OTTAWA – Interim Conservative leader Rona Ambrose has introduced a private member’s bill in the Commons that would require mandatory training for would-be judges on issues surrounding sexual assault.
If passed, the legislation — Bill C-337 — would restrict eligibility for judicial appointments to those who have completed comprehensive sexual assault education.
It would require the Canadian Judicial Council to report on continuing education seminars in matters related to sexual assault law and amend the Criminal Code to require judges to provide written reasons in sexual assault rulings.
The bill says the training courses for lawyers seeking judgeships should include instruction in evidentiary prohibitions, principles of consent and the conduct of sexual assault proceedings.
They would also look at myths and stereotypes associated with sexual assault complainants.
Ambrose says she worked at a rape crisis centre while in university and knows that victims of sexual assault need support.
“Many Canadians would be surprised to learn that a lawyer doesn’t need any experience in the sensitivities of sexual assault cases to become a judge overseeing these types of challenging trials,” she said Thursday in the House of Commons.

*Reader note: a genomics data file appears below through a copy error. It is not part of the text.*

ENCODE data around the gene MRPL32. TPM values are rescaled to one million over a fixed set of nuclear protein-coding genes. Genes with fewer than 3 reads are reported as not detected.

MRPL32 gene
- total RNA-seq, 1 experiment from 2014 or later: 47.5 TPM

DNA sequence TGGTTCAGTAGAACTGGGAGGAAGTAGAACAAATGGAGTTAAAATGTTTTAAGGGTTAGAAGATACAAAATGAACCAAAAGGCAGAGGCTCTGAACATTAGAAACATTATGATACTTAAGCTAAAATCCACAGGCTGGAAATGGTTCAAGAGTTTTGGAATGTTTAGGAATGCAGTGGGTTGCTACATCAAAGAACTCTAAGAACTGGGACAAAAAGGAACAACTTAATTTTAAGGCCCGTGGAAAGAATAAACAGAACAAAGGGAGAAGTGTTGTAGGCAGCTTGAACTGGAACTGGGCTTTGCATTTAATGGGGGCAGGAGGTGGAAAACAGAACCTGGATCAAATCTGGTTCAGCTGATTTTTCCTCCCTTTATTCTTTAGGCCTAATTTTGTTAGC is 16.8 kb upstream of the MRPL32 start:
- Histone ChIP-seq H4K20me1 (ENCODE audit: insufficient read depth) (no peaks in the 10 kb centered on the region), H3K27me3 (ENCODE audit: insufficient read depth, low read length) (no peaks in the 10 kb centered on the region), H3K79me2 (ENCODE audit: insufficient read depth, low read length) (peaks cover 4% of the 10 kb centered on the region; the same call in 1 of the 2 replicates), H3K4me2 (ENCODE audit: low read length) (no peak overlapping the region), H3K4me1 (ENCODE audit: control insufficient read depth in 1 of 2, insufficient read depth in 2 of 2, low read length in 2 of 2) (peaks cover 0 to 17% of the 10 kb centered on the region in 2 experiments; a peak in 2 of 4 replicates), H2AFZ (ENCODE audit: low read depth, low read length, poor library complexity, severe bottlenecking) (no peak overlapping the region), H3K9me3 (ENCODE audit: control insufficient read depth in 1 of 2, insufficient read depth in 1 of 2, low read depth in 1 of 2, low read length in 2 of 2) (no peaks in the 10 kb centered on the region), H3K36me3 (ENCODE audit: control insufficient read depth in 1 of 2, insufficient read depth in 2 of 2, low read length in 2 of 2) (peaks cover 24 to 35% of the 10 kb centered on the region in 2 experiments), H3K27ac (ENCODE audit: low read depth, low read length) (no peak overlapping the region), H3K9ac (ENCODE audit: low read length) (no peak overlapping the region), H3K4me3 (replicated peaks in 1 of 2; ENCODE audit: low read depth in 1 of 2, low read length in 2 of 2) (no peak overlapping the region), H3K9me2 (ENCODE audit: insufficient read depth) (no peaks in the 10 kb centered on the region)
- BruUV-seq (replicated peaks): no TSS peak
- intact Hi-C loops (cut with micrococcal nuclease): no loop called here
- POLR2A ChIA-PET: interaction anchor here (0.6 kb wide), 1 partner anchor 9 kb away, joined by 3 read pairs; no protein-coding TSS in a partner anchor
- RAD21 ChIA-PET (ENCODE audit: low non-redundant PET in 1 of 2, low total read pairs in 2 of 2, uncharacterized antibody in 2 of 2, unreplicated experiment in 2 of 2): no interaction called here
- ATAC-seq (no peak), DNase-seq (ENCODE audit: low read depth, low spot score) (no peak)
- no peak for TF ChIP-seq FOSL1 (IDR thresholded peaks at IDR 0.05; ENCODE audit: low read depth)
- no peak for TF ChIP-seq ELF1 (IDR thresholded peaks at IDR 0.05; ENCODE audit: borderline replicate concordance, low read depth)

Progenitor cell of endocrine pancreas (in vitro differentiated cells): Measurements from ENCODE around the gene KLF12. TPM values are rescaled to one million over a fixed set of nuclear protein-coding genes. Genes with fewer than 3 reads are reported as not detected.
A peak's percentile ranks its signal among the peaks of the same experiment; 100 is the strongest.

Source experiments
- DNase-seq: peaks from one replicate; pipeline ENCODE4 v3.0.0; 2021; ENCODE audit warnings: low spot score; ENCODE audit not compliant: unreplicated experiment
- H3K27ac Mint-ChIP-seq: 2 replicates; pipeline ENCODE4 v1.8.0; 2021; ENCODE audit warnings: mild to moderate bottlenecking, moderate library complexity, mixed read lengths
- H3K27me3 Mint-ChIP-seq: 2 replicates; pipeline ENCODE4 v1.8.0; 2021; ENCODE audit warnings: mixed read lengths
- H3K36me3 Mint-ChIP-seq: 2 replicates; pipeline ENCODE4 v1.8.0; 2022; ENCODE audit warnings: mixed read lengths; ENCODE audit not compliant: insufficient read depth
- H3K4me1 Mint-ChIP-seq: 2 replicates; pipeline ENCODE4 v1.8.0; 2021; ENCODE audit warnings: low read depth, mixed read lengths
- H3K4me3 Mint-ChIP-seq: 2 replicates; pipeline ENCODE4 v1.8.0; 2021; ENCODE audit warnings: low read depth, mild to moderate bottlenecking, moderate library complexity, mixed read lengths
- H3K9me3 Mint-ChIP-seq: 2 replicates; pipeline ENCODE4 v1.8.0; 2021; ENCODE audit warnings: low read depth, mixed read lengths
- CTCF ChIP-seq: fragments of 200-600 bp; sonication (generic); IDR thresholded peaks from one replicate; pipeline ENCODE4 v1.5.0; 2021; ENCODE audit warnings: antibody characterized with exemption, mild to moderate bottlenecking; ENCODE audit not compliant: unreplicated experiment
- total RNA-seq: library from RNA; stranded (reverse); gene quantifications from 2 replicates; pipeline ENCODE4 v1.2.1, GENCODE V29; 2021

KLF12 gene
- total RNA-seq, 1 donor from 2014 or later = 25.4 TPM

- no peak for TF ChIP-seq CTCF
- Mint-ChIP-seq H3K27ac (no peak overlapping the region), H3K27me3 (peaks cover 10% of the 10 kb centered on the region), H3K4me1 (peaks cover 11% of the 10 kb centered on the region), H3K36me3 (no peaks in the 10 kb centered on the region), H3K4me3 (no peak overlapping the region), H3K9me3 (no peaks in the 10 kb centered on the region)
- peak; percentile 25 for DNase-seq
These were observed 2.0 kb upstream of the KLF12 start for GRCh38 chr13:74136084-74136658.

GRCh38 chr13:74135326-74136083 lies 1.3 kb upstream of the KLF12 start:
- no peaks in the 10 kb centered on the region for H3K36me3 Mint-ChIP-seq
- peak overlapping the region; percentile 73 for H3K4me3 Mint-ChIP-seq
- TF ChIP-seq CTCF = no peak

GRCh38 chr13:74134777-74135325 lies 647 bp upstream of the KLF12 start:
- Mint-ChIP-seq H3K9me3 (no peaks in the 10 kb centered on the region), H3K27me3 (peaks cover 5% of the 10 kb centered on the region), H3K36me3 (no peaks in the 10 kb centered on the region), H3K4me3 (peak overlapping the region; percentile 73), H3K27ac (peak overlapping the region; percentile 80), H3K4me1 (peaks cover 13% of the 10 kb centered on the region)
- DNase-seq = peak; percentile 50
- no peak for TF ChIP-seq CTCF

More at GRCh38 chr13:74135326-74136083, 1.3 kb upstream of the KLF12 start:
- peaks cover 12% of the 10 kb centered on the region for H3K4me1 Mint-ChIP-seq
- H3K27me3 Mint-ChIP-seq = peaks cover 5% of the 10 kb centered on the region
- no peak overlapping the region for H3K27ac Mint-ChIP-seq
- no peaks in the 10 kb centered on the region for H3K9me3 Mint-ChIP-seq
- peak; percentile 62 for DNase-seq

“There currently is also no mandatory training for sitting judges. We need to build confidence in our system so more sexual assault survivors feel comfortable coming forward.”
She asked the government to support her bill, but Justice Minister Jody Wilson-Raybould was non-committal.
“I look forward to reviewing the private member’s bill in detail, to see how we can continue with the objective of ensuring that victims of sexual assault are treated with respect and dignity,” she said.
The bill comes in the wake of a protracted legal saga involving Robin Camp, who, as an Alberta provincial court judge, asked a sexual assault complainant in 2014: “Why couldn’t you just keep your knees together?”
Camp acquitted the accused in the case, although that was overturned on appeal and a new trial ordered.
Camp was raised to the Federal Court in 2015, but his conduct was brought before the Canadian Judicial Court after complaints.
Last fall, a disciplinary panel recommended his removal from the bench, saying his conduct was “so manifestly and profoundly destructive of the concept of the impartiality, integrity and independence of the judicial role that public confidence is sufficiently undermined to render the judge incapable of executing the judicial office.”
His ultimate fate lies with Wilson-Raybould and then Parliament.